With improving economies in North America and the Asia-Pacific (APAC) regions, there are tremendous opportunities for pump manufacturers, according to a new analysis from Frost & Sullivan.

As developing nations are expected to witness the highest growth owing to booming chemicals industries, manufacturers are gradually shifting focus away from developed economies. In particular, APAC, accounting for 46 percent of chemical sales worldwide, will command attention as it rides high on MNC investment and successful merger and acquisition activities in the chemicals industry, according to the report, Analysis of the Global Pumps Market in the Chemicals Industry

The report finds that the market earned revenues of more than $4 billion in 2013 and estimates this to cross $5 billion in 2020.

The study covers trends in both centrifugal and positive-displacement (PD) pumps. Centrifugal pumps will continue to hold a larger market share due to broad application potential. On the other hand, PD pumps will see higher compound annual growth owing to enhanced marketing efforts and customers’ realization of the advantages of using these pumps over centrifugal pumps.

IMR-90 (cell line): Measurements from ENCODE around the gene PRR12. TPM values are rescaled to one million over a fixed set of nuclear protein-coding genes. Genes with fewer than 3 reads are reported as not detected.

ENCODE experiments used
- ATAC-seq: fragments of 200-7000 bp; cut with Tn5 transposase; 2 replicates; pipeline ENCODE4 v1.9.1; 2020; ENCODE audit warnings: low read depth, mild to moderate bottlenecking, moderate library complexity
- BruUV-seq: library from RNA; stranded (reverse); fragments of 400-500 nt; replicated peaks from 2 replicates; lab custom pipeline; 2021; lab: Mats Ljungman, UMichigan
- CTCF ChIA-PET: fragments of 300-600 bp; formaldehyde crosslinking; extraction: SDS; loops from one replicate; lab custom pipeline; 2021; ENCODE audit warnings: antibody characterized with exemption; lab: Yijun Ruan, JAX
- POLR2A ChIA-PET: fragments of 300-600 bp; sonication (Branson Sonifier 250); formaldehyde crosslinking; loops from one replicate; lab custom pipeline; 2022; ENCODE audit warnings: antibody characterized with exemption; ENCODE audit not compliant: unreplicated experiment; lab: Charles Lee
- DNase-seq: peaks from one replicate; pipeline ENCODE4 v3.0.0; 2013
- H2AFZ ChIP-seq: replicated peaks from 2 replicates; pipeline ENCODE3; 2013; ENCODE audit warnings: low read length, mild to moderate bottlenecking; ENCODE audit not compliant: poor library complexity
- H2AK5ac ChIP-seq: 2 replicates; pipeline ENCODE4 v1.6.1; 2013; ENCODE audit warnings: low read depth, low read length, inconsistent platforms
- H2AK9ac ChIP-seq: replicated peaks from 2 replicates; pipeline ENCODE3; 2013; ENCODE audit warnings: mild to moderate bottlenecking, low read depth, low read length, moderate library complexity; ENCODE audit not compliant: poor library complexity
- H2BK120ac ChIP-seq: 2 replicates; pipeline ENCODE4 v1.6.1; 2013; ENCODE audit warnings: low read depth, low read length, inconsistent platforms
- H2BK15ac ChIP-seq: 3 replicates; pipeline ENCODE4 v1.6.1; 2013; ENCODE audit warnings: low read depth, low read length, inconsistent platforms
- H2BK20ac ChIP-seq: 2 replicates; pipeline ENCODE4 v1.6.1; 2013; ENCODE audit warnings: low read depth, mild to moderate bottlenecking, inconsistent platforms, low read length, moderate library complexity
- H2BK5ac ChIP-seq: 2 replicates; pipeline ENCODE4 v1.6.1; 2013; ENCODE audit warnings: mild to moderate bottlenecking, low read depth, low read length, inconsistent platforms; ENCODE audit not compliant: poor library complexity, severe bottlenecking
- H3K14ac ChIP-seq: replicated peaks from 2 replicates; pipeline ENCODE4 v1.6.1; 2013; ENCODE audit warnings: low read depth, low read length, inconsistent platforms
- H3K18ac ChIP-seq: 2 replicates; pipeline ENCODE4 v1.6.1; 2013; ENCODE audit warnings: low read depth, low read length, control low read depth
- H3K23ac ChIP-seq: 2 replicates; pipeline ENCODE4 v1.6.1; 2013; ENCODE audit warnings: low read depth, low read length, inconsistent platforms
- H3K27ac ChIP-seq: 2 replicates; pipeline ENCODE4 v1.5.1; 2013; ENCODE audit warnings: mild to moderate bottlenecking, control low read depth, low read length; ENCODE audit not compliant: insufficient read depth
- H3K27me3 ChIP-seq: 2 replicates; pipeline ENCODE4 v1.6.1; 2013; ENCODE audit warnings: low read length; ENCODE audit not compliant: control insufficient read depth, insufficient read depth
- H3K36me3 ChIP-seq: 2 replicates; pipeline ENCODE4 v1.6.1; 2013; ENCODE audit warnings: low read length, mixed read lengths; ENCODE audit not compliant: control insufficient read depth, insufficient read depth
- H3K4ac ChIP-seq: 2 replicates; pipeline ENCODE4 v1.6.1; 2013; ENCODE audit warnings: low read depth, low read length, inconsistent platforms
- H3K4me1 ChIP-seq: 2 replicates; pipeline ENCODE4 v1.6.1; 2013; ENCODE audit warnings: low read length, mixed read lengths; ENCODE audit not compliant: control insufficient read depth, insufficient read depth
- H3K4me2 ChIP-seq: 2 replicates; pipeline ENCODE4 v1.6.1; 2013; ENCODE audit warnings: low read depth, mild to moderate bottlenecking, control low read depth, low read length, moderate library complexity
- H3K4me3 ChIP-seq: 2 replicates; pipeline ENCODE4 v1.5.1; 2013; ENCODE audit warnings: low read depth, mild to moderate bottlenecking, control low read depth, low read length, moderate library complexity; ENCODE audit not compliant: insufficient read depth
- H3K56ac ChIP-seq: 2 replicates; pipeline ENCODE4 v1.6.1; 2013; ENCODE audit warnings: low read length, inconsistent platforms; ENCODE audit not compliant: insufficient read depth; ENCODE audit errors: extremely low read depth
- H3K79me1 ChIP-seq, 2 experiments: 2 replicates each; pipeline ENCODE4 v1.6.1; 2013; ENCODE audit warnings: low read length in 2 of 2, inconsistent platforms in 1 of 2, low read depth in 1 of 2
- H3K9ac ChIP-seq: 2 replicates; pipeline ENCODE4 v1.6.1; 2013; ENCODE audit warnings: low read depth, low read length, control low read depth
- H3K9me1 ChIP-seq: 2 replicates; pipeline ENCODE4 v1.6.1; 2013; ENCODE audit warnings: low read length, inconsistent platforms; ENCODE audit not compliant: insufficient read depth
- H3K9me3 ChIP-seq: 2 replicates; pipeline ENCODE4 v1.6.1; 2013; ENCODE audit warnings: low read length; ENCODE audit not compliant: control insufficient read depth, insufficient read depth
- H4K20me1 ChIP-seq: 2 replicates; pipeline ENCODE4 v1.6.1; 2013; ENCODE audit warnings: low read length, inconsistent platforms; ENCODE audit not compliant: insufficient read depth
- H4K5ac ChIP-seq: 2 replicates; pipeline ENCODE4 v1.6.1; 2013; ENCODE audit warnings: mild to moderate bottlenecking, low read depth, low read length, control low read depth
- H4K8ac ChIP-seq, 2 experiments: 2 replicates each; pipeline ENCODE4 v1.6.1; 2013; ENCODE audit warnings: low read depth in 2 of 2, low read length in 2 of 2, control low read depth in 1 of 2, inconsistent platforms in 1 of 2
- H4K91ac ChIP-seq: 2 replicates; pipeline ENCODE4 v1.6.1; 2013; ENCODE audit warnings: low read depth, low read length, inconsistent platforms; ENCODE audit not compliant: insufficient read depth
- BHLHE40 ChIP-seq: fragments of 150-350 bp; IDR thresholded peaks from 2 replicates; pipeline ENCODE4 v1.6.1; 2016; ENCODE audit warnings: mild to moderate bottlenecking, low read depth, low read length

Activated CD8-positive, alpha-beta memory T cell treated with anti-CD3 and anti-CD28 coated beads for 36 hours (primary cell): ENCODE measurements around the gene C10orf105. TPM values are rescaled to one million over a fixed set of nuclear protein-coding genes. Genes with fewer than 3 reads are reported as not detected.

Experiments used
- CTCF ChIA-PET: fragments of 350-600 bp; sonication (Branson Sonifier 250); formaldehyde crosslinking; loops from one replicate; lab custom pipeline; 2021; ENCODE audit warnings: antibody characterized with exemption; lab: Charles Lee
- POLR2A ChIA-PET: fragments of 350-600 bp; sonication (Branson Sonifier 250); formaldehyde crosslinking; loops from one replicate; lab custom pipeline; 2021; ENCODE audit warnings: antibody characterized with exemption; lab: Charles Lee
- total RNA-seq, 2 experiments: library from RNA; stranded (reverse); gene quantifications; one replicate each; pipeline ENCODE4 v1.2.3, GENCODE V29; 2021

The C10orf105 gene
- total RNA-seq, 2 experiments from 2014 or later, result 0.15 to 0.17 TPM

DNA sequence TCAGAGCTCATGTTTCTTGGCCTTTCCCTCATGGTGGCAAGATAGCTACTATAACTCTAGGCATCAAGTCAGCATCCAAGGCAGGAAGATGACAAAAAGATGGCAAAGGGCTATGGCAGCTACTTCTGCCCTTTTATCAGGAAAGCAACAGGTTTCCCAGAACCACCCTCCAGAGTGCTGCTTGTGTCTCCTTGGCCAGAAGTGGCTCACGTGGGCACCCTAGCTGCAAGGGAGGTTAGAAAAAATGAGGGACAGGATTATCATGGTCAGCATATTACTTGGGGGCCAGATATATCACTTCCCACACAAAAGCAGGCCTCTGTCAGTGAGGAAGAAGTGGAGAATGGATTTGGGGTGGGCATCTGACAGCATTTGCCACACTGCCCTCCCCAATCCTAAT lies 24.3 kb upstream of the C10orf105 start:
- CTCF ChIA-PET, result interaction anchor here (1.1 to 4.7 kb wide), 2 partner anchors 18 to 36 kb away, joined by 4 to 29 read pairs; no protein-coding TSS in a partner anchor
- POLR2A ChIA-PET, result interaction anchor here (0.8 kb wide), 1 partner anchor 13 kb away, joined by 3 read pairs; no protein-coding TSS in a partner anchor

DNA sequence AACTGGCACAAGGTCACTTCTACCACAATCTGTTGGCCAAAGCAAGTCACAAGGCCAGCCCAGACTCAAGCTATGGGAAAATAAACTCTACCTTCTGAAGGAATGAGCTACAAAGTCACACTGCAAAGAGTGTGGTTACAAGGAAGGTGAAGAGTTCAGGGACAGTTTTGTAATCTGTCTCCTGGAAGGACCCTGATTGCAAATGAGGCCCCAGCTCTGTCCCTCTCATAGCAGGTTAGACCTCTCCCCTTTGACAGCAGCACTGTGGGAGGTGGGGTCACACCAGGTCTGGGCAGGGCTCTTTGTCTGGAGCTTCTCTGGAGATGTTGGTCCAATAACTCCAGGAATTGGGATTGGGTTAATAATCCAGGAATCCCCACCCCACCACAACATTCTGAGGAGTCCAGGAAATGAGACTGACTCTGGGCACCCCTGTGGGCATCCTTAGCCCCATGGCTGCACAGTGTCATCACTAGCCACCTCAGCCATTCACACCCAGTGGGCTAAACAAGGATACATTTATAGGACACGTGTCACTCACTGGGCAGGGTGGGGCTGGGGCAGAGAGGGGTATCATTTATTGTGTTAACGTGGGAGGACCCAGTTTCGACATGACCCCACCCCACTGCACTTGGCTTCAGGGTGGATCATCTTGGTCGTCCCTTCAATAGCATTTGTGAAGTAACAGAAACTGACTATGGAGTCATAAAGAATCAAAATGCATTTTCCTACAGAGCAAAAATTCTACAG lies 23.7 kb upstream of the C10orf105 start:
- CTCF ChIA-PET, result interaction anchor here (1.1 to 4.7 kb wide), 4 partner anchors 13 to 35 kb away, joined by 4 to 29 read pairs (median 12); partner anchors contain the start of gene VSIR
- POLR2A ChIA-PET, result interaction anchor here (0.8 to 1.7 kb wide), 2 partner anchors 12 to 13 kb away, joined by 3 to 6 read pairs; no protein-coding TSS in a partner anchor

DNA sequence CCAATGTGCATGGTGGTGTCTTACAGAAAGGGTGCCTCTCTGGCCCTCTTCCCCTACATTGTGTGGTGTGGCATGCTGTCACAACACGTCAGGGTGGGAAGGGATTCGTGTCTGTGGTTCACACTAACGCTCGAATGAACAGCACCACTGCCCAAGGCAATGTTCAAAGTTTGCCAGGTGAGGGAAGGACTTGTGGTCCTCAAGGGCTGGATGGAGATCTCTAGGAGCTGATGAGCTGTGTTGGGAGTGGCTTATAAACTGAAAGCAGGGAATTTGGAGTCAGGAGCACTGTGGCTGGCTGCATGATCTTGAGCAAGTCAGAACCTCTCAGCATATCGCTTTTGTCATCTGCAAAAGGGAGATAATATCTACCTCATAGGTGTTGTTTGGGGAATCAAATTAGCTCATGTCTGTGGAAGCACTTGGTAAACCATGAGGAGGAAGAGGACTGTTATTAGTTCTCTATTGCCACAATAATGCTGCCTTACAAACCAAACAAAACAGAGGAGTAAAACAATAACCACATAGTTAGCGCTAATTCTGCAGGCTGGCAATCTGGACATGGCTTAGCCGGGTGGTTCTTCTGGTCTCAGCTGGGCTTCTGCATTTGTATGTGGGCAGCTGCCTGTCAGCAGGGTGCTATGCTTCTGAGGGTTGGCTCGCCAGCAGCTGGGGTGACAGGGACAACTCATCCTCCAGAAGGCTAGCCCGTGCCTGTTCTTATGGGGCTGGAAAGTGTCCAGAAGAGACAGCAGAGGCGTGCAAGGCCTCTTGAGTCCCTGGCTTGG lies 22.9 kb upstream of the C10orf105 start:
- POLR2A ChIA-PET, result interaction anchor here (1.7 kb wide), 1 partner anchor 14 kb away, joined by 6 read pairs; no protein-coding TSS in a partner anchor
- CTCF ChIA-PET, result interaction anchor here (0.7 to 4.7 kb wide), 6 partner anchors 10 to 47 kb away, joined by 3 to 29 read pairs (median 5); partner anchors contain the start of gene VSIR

“As the automotive, construction and manufacturing industries—top end-users of chemical products worldwide—are likely to expand in the upcoming years, the demand for chemicals and thus pumps will rise,” saysFrost & Sullivan Industrial Automation & Process Control Research Analyst Sakthi Pandian.

These major end-users of chemicals are still recovering from the recent economic recession, and hence the pumps market has not reached its full potential. While the global pump market in the chemicals industry has been showing signs of recovery, it will only reach the post-recession level by 2018.

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Along with the residual impact of recession, tough competition from low-cost manufacturers in developing nations restrains market development. As customers are increasingly adopting these inexpensive but high-quality chemical pumps that comply with environmental standards, the market share of leading participants is being eroded, according to Frost & Sullivan.

“Since the leading pump manufacturers find it difficult to compete with low-cost rivals on the basis of price, they will have to rely on the quality of their products, services and maintenance to survive in the global market,” Pandian says. “Participants looking to secure their position in the market must also quickly capitalize on customers’ preference for integrated solutions, services and asset-management technology.”

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